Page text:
Title: Fiber optic chemical sensors based on molecularly imprinted polymers for the detection of mycotoxins.
Author: Xuan-Anh TON
National thesis number: 2013COMP2103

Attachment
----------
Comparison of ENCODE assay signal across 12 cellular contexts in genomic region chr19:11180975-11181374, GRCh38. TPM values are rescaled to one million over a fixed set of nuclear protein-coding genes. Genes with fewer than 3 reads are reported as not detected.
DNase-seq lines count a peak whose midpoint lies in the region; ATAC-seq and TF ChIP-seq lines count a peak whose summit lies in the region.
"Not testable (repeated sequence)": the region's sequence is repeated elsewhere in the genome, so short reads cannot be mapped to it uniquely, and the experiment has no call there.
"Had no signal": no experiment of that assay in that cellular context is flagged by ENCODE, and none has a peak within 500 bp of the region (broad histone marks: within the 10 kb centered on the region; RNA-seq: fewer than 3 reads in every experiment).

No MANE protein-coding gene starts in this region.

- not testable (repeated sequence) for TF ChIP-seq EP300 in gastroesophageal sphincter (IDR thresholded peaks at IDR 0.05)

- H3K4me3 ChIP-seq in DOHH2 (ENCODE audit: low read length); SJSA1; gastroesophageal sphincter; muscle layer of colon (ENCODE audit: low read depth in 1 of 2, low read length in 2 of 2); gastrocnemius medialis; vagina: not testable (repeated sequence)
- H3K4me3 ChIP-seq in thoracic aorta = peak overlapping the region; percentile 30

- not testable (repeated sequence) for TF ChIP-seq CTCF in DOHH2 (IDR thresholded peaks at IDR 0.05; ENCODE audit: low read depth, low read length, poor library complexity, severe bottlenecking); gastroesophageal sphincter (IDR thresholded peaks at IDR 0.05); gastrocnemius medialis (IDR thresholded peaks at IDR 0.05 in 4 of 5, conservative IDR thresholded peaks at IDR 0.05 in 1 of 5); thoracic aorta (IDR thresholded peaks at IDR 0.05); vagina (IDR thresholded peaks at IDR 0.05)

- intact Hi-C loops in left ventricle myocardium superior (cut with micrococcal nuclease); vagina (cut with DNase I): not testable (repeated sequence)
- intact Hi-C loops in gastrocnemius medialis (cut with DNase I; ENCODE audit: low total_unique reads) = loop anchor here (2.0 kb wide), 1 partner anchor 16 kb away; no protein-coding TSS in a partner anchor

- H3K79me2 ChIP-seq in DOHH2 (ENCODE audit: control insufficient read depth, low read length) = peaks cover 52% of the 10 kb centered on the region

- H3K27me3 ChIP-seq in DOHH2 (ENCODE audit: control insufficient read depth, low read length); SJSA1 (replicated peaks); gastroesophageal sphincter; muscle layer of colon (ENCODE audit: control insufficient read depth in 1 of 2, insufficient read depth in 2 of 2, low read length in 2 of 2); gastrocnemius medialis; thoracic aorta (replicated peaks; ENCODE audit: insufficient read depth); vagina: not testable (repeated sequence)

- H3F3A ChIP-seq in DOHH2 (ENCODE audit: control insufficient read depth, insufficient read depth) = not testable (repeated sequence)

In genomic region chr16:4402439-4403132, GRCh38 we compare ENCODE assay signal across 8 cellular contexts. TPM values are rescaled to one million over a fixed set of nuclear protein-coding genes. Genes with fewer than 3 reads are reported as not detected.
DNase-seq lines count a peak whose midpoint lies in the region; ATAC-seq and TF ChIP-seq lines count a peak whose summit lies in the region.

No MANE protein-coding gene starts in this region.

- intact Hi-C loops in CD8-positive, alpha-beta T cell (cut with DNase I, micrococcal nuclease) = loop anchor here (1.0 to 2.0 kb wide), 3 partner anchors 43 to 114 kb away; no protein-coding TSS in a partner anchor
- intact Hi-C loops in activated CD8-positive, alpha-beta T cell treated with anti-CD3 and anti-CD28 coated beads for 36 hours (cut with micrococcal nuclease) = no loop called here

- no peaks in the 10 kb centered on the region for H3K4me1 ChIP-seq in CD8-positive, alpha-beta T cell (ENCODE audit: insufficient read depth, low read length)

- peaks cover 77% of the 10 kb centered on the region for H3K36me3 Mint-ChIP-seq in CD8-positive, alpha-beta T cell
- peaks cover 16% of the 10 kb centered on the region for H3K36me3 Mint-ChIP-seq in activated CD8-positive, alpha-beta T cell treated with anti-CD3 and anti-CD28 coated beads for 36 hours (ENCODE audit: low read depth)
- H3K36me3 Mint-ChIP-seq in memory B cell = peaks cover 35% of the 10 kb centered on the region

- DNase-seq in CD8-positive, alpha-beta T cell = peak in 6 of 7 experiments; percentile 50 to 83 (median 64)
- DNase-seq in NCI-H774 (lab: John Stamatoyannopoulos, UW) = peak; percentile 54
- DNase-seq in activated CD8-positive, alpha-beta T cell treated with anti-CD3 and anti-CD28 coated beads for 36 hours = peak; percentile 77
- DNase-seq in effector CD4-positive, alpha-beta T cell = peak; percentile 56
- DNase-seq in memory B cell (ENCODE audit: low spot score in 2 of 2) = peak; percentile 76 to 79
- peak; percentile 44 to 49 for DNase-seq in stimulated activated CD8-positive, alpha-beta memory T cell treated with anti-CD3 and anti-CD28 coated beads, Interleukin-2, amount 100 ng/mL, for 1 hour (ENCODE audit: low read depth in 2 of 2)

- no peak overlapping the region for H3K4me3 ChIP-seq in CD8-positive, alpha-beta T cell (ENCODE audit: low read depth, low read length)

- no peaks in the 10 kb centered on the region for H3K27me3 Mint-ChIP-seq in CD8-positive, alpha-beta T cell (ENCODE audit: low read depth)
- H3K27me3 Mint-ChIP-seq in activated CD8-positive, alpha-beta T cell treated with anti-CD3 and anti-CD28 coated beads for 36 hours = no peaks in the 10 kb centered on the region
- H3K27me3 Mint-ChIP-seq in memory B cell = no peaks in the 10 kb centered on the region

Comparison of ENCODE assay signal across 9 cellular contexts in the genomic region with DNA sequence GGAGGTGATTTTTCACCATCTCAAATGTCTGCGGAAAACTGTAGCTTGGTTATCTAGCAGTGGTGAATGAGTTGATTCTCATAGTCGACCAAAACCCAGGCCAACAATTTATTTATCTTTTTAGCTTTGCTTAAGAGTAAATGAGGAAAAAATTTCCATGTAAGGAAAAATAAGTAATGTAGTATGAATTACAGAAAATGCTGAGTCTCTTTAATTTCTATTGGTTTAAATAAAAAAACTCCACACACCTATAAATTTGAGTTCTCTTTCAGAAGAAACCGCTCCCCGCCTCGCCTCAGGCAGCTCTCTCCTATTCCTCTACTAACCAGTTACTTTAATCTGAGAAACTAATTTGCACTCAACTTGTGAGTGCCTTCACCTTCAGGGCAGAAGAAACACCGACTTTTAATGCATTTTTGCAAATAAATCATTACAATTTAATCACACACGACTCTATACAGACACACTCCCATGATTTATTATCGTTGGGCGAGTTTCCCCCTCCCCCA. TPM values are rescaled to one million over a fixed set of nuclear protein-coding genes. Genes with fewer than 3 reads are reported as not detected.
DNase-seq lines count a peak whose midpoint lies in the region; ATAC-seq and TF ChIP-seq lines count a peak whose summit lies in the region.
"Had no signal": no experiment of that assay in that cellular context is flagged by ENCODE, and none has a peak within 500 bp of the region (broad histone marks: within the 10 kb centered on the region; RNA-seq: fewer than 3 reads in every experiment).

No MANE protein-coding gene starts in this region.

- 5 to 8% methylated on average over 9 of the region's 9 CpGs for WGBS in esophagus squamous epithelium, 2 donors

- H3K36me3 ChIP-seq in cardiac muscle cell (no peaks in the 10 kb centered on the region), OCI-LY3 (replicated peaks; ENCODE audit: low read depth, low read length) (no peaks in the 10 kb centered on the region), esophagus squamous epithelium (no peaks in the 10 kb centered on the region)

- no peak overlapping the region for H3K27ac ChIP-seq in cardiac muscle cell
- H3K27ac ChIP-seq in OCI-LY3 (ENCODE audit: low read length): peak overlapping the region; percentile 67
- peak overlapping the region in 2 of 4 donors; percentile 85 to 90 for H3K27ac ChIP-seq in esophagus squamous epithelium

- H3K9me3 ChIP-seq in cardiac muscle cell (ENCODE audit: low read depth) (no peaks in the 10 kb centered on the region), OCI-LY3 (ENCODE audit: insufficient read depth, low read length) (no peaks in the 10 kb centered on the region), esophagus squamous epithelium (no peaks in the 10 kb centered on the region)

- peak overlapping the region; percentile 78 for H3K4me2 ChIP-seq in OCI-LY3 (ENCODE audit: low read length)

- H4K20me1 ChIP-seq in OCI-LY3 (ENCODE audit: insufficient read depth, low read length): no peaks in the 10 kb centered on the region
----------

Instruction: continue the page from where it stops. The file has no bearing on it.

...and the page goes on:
- This thesis describes the development of highly selective fiber optic sensors using molecularly imprinted polymers (MIPs) as recognition elements associated with fluorescence for detection. Additionally, we extended the study to the development of other MIP-based optical sensors and sensing methods. MIPs are synthetic biomimetic receptors possessing specific cavities designed for a target molecule. Produced by a templating process at the molecular level, MIPs are capable of recognizingand binding target molecules with selectivities and affinities comparable to those of natural receptors. Compared to biological recognition elements, MIPs are more stable, cheaper and easier to integrate into standard industrial fabrication processes. Hence, MIPs have become interesting alternatives to biomolecules as recognition elements for biosensing. In the first part of this thesis (Chapter 2), MIPs were synthesized by in-situ laser-induced photopolymerization in only a few seconds, as a micrometer-sized tip at the extremity of a telecommunication optical fiber. Photonic and physico-chemical parameters were optimized to tailor the properties of the polymer micro-objects. Gold nanoparticles were incorporated into the MIP microtip for signal enhancement. To prove the efficiency of the sensor, initial studies were performed with a MIP templated with N-carbobenzyloxy-L-phenylalanine (Z-L-Phe) and the fluorescent amino acid derivative dansyl-L-phenylalanine as analyte. The fluorescence was collected either externally at the tip level by an optical fiber connected to a spectrofluorimeter or by collection of the fluorescent signal re-emitted into the fiber through the second arm of a Y-shaped bifurcated fiber. The fluorescent analyte could be detected in the low nM concentrations. In order to monitor nonfluorescent analytes, a naphthalimide-based fluorescent monomer was incorporated into the MIP during its synthesis; fluorescence enhancement was observed when analyte binding occurs. Using this system, the sensor containing a MIP specific for the herbicide 2,4-dichlorophenoxyacetic acid (2,4-D), could detect and quantify this analyte at concentrations as low as 2.5 nM. The signaling MIP-based sensor was also applied to analytes of interest for food safety and biomedical applications, such as the mycotoxin citrinin and the sphingolipid, D-erythro-sphingosine-1-phosphate. In the second part of the thesis (Chapter 3), a different type of fiber optic sensor: cheap, fast and made for single-use , was developed by using 4-cm long disposable polystyrene evanescent wave optical fiber waveguides. The coating of the MIP was either performed ex-situ, by dip-coating the fiber in a suspension of MIP particles synthesized beforehand, or in-situ by evanescent-wave photopolymerization directly on the fiber. The resulting fiber optic sensor could detect 2,4-D in the low nM range and demonstrated specific and selective recognition of the herbicide over its structural analogues and other non-related carboxyl-containing analytes. Additionally, we demonstrated the versatility of the system by applying the evanescent wave fiber optic sensor to detect citrinin, a mycotoxin, by simply coating the waveguide with a MIP specific for citrinin. This type of technology could possibly be extended to detect other carboxyl-containing analytes, as long as a specific MIP for the concerned analyte is available. In parallel, the technique of evanescent-wave photopolymerization was used for the synthesis of signaling MIP microdots on continuous and nanostructured gold films. This study lays the foundations for future development of plasmonic MIP nanosensors and microchips. In the last part of the thesis (Chapter 4), an innovative sensing method, based on the use of MIPs and analysis by fluorescence polarization, was developed in order to allow the fast and directquantification of analytes in food and environmental samples.